Film Genres | Science Fiction (Sci-Fi) Films
The typical science fiction movie has a form as predicable as a Western and is made up of elements that are classic
as the saloon brawl, the blond schoolteacher from the East, and the gun duel on the deserted main street.
Sci-fi films are about disaster.
Here disaster is not viewed intensively, its always extensive.
Thus the science fiction movie is concerned with the aesthetics of destruction , with the peculiar beauties to be found
in wreaking havoc, making a mess. And it is in the imagery of destruction that the core of a good sci-fi movie lies.
These movies supply extreme moral simplification - that is to say, a morally acceptable fantasy where one can give outlet to cruel
or at least amoral feelings. In this respect these movies overlap with horror movies.
This is the undeniable pleasure we derive from looking at freaks. The sense of superiority over the freak conjoined in varying proportions with the titillation of fear and aversion makes it possible for moral scruples to be lifted, for cruelty to be enjoyed.
Science fiction movies are one of the purest forms of spectacle, that is, we are rarely inside anyone's feelings.
Things, objects, machinery play a major role in these films.
A greater range of ethical values is embodied in the decor of these movies than in the people.
According to sci-fi movies man is naked without his artifacts. THEY stand for different values, they are potent ,
they are what get destroyed, and they are in the indispensable tools for the repulse of the alien invaders or the repair
of the damaged environment.
Science fiction movies are strongly moralistic.
The standard message is the humane use of science verses the obsessional use of science.
Alongside the hopeful fantasy of moral simplification and international unity embodied in these movies lurk
the deepest anxieties about contemporary existence.
I don't mean only the very real trauma of the Bomb.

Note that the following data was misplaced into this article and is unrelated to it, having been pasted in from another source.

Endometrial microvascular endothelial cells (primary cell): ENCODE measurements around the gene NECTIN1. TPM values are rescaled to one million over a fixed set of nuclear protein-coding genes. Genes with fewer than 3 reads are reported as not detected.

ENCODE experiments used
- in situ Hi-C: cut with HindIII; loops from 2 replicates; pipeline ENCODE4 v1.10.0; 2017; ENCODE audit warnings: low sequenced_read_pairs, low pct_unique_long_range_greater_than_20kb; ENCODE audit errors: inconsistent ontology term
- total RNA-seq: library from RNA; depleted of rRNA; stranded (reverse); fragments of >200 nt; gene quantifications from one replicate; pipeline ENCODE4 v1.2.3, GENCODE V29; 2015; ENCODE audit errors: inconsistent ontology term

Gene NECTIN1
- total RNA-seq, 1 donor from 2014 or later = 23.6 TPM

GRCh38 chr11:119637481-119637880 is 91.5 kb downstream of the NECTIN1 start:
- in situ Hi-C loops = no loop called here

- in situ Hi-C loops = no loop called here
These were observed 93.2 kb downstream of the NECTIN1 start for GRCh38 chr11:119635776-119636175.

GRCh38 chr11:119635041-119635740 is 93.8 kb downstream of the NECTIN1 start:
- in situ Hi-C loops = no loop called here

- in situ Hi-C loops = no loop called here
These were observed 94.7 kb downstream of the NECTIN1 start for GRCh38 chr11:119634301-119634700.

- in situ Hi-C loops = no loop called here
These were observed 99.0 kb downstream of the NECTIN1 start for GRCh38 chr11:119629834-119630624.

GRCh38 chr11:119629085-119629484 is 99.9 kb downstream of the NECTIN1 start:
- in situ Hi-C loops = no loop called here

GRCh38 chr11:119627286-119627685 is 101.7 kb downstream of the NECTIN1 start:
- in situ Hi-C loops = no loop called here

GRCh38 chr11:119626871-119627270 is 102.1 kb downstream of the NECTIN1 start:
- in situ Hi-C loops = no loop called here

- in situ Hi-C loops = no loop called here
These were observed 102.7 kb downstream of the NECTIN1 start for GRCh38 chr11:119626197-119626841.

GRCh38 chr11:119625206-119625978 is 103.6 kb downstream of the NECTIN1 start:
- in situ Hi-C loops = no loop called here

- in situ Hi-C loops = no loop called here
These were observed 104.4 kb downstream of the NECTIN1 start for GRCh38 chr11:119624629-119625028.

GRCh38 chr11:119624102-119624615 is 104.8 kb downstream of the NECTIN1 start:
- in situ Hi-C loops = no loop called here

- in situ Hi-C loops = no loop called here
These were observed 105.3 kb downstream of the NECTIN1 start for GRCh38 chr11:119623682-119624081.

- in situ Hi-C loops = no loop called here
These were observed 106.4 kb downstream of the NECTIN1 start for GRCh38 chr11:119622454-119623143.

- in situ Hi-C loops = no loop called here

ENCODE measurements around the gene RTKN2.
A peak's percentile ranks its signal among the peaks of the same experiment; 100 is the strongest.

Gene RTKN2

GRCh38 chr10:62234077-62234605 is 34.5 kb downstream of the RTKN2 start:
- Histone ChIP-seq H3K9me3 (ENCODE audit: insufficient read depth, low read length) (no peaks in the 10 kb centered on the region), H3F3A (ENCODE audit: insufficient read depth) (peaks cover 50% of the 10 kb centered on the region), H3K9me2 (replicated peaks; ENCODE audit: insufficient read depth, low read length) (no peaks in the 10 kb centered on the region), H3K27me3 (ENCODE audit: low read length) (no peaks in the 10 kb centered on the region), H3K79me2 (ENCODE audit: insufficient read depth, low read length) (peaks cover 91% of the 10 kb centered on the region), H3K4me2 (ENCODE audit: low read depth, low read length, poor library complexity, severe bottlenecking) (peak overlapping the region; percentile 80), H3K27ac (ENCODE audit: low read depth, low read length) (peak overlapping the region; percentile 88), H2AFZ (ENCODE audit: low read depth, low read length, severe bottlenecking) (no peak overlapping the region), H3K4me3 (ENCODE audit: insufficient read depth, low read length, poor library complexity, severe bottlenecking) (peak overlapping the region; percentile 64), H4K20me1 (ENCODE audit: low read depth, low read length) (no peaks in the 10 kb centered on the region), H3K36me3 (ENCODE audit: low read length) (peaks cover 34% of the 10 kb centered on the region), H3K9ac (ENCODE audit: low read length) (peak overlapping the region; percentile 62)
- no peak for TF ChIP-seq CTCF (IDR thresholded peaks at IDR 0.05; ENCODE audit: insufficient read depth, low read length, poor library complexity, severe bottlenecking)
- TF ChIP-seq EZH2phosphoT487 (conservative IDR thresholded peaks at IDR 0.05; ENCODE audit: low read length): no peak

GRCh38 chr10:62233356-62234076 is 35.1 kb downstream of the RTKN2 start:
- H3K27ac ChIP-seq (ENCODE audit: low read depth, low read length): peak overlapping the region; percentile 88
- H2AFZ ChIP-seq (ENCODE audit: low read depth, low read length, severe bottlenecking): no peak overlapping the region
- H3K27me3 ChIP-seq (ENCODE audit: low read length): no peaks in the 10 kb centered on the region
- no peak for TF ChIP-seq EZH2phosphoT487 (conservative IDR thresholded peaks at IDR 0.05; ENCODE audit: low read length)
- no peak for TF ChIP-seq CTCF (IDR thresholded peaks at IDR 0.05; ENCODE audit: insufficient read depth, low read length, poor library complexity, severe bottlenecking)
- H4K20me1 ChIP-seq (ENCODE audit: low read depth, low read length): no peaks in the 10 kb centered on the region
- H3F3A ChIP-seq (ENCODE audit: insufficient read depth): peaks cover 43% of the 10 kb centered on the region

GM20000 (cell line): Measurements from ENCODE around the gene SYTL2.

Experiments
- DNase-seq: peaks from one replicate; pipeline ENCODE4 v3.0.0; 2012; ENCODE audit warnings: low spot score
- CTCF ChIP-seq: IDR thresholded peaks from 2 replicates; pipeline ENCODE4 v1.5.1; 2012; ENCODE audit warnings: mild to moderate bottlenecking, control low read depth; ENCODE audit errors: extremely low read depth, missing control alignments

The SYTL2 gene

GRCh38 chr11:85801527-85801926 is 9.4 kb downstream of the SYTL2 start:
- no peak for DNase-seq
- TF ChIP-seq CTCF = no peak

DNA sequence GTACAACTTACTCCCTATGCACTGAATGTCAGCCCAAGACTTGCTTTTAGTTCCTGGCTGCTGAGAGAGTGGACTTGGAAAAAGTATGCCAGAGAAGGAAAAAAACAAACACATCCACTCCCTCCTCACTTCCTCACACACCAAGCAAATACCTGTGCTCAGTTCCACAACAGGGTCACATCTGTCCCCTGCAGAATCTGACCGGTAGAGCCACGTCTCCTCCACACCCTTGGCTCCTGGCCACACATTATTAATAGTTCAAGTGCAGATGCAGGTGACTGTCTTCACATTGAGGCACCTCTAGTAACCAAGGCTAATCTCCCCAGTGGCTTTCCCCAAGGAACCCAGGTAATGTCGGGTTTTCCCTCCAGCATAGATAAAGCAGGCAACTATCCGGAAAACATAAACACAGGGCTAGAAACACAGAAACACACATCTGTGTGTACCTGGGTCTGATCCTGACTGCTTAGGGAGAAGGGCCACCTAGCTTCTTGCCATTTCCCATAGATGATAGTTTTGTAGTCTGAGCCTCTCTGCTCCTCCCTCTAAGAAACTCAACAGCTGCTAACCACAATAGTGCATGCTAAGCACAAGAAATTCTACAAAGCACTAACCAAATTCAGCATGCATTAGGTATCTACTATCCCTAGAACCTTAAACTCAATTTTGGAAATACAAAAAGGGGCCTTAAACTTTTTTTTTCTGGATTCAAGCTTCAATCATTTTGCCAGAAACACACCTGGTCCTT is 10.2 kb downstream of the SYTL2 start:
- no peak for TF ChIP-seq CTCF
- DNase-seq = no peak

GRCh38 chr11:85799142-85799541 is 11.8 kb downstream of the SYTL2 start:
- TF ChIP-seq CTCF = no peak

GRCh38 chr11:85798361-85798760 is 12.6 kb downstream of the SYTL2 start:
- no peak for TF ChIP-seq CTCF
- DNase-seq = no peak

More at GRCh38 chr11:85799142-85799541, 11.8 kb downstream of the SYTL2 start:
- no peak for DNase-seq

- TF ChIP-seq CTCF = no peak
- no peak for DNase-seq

These movies can also be described as a popular mythology for the contemporary negative imagination about the impersonal.
The other-world creatures that seek to take "us" over are an "it," not a "they."
The planetary invaders are usually "zombie-like," if they are human in form (dressed in space suits) then they obey most rigid military discipline, and display no personal characteristics whatsoever.
And it is this regime of emotionlessness, of impersonality, of regimentation, which they will impose on the earth if they are successful. This theme of dehumanization is maybe the most fascinating.
The attitude of the science fiction movies toward it is mixed.
On one hand, they deplore it as the ultimate horror. On the other hand, certain characteristics of the dehumanized invaders,
modulated and disguised - such as the ascendancy of reason over feelings,
the idealization of teamwork and the consensus-creating activities of science,
a marked degree of moral simplification - are precisely traits of the savior-scientist.
There is absolutely no social criticism, of even the most implicit kind, in the sci-fi movies.
No criticism of the conditions of our society which create the impersonality and dehumanization
which science fiction fantasies displace onto the influence of an alien IT.